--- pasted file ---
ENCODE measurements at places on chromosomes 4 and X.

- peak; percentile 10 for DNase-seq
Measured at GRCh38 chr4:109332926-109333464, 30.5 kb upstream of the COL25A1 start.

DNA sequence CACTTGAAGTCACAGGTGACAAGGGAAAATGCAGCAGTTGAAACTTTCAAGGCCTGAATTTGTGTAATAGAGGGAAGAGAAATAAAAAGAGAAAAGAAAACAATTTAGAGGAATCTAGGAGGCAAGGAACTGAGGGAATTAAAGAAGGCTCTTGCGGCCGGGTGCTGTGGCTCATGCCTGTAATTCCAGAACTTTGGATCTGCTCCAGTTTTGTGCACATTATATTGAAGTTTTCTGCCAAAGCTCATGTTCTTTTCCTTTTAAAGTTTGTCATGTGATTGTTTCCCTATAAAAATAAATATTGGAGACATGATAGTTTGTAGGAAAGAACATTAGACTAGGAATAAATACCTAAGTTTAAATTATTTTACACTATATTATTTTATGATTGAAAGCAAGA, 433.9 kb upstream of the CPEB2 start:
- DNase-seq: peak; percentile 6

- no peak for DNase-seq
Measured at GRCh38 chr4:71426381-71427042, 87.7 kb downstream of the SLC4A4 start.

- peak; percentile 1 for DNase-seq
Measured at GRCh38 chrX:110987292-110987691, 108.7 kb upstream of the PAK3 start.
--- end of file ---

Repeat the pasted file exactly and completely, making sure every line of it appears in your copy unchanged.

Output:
ENCODE measurements at places on chromosomes 4 and X.

- peak; percentile 10 for DNase-seq
Measured at GRCh38 chr4:109332926-109333464, 30.5 kb upstream of the COL25A1 start.

DNA sequence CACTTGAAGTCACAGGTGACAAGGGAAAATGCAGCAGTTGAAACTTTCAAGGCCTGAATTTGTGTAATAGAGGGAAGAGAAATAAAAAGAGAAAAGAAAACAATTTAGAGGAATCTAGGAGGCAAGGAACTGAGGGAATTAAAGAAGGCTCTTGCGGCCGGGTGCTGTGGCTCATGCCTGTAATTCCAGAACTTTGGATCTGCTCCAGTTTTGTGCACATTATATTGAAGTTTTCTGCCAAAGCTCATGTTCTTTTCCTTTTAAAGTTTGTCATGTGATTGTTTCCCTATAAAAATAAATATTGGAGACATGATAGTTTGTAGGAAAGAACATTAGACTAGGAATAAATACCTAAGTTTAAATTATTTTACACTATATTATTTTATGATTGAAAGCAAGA, 433.9 kb upstream of the CPEB2 start:
- DNase-seq: peak; percentile 6

- no peak for DNase-seq
Measured at GRCh38 chr4:71426381-71427042, 87.7 kb downstream of the SLC4A4 start.

- peak; percentile 1 for DNase-seq
Measured at GRCh38 chrX:110987292-110987691, 108.7 kb upstream of the PAK3 start.